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Amman Imman Water is Life, Inc.

Amman Imman: Water is Life empowers and preserves Africa's most vulnerable indigenous peoples by offering organic, sustainable development options and emphasizes the role of women as a guiding force for renewed hope, optimism and dignity. Amman Imman also engages school children worldwide as future leadersguided by compassion and philanthropy as they reach out to our African communities in friendship and solidarity.

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Amman Imman’s Guiding Principles:

  • To serve as a leading advocate for Africa’s most vulnerable indigenous populations.
  • To raise awareness and garner the support of government and non-governmental partners, as a way to enact positive change, while helping to preserve centuries old traditions.
  • To increase the capacity of our communities by capitalizing on local knowledge. 
  • To bring new knowledge, and use newly-trained community members as the teachers for surrounding communities. When our trainees become the trainers, they become the root for long-term life improvement and community capacity growth.
  • With the understanding that sustainable impact takes time, we commit to helping our partner communities grow and thrive over many years.
  • To engage young people as socially and environmentally conscious leaders and change makers.

Amman Imman's Success
Since its inception in 2006, Amman Imman (AI) has worked against harrowing odds as the pioneer organization committed to saving lives among the half million Tuareg and Wodaabe pastoral nomads inhabiting the Azawak of West Africa. Once one of Africa’s most lush pastoral lands, this Florida-sized desert valley has become the most forsaken region of Niger and Mali, among the poorest countries on Earth. Unremitting drought has dried up above ground and shallow underground sources of water. Today, children walk up to 30 miles round trip for just a bucket of water after waiting in line for up to two days. Food shortage and disease are endemic, and half the children die before reaching the age of five, often of thirst.

Youth as instigators for change
AI recognizes that creating sustainable change at an international level depends on forming future leaders. By fostering cross-cultural respect and solidarity among schoolchildren through its Wells of Love program, AI provides a foundation of experiences that prepare students as global citizens. Over 135 schools in six nations have joined this international service effort that encourages students to reach out in friendship and partnership with their young counterparts in Africa. AI also offers teacher’s guides, student educational materials, and proposes activities that teach not only about indigenous cultures, but also about global issues such as water conservation, women empowerment, international health topics, deforestation and desertification. Through the connection that they make with students worldwide, the children that we help in Africa learn that they too are powerful and capable of making a difference in their communities.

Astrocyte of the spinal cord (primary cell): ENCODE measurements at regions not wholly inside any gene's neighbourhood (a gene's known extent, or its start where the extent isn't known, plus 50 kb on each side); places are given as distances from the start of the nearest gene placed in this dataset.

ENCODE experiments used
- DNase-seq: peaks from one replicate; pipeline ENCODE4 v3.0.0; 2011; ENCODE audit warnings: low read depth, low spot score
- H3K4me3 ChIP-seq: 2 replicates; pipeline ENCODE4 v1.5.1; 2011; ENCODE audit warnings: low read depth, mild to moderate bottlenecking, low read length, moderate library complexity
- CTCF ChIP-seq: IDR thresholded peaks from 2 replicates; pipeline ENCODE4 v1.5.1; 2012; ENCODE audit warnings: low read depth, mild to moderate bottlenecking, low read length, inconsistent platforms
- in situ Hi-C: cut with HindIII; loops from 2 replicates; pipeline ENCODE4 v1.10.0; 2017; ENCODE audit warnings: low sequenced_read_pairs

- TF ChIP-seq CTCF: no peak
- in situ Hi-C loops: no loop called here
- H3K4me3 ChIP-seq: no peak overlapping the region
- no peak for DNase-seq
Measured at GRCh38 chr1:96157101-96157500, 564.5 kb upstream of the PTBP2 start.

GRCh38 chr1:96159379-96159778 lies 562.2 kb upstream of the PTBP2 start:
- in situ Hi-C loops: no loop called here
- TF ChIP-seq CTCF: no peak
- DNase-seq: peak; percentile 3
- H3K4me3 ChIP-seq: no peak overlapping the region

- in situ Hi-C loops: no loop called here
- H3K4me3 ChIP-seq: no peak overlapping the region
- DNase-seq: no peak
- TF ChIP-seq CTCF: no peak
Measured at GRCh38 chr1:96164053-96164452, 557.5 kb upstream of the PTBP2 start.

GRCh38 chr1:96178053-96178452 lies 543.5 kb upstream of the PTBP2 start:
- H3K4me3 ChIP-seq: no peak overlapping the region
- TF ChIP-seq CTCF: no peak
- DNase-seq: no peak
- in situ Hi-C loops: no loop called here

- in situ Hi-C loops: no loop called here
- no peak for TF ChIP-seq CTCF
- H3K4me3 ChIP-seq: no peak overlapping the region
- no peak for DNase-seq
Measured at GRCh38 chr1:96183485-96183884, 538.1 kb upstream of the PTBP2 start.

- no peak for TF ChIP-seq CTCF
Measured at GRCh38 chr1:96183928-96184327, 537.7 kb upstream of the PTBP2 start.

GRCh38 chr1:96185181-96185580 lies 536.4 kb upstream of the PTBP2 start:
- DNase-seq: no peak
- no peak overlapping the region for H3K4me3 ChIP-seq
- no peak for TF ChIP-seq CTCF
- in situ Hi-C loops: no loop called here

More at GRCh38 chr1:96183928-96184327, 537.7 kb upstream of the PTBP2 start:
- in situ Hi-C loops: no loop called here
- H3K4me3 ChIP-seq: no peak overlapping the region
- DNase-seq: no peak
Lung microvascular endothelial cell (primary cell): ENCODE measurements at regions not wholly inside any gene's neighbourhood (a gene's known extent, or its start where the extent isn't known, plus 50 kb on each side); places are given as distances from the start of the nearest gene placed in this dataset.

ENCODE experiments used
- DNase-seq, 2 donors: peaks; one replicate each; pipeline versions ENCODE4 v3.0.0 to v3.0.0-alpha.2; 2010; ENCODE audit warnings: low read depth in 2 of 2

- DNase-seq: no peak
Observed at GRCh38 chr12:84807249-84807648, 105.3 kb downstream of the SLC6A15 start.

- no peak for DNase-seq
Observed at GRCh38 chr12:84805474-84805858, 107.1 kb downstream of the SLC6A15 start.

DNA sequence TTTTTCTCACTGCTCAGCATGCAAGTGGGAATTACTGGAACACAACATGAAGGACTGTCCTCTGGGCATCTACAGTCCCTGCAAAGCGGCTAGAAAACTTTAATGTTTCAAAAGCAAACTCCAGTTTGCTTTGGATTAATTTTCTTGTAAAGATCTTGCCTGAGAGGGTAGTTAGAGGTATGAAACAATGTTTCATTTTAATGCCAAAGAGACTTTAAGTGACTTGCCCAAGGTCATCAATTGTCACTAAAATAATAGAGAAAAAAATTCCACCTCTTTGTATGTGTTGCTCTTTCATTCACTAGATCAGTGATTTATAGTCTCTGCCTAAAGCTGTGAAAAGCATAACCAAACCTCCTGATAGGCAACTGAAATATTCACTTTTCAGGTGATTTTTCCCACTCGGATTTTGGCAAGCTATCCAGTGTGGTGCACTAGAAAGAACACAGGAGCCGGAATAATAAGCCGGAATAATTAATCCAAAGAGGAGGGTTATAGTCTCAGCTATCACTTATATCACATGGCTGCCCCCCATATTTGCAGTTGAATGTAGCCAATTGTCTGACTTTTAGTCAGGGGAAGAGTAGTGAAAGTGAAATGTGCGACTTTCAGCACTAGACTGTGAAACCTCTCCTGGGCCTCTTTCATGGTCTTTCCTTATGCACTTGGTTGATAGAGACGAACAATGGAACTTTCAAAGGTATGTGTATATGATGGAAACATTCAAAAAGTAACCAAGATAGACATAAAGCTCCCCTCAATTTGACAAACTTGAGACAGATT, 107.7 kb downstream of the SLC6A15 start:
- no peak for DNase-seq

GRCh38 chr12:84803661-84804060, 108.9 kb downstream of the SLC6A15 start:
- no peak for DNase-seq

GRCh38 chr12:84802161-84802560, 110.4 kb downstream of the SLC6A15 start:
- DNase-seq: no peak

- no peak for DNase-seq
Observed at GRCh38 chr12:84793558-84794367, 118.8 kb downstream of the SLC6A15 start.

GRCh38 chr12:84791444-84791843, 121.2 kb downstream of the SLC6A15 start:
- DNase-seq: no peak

Amman Imman poises itself as a leader for Africa’s most disenfranchised
Using our model of local empowerment and capacity growth, cultural preservation, and sustainable development, AI envisions partnering with marginalized indigenous communities across Africa.

AI has already helped save and improve lives of over 100,000 indigenous peoples thanks to financial contributions of private donors of all ages, grants from foundations such the Vibrant Village Foundation, the Prem Rawat Foundation, and corporations including Cadbury Schweppes and Honest Tea. AI has also gained support from several public figures, including actress/activist Mia Farrow, talk show host Montel Williams, Earth Day Network president Kathleen Rogers, environmental activist Richard Cizik, Niger Minister of Secondary Education Aichatou Bety, US ambassador to Niger Bisa Williams, author Jean Houston, and supermodel Kewe Mar. The books “Changing People’s Lives” and “The Wizard of Us” feature AI’s work. Several songs have been written, and articles about AI have appeared in publications including numerous Yale University magazines, Newsweek, Montessori Today, and Africa International.

Preserving our world heritage and forming future change makers
Amman Imman believes that its work among indigenous populations is a fight to preserve our vanishing world heritage. If a culture is allowed to disappear through neglect or oppression, humanity will lose an irreplaceable treasure. We also believe that our ongoing engagement with youthful future leaders and global change-makers will help build a more positive world for tomorrow.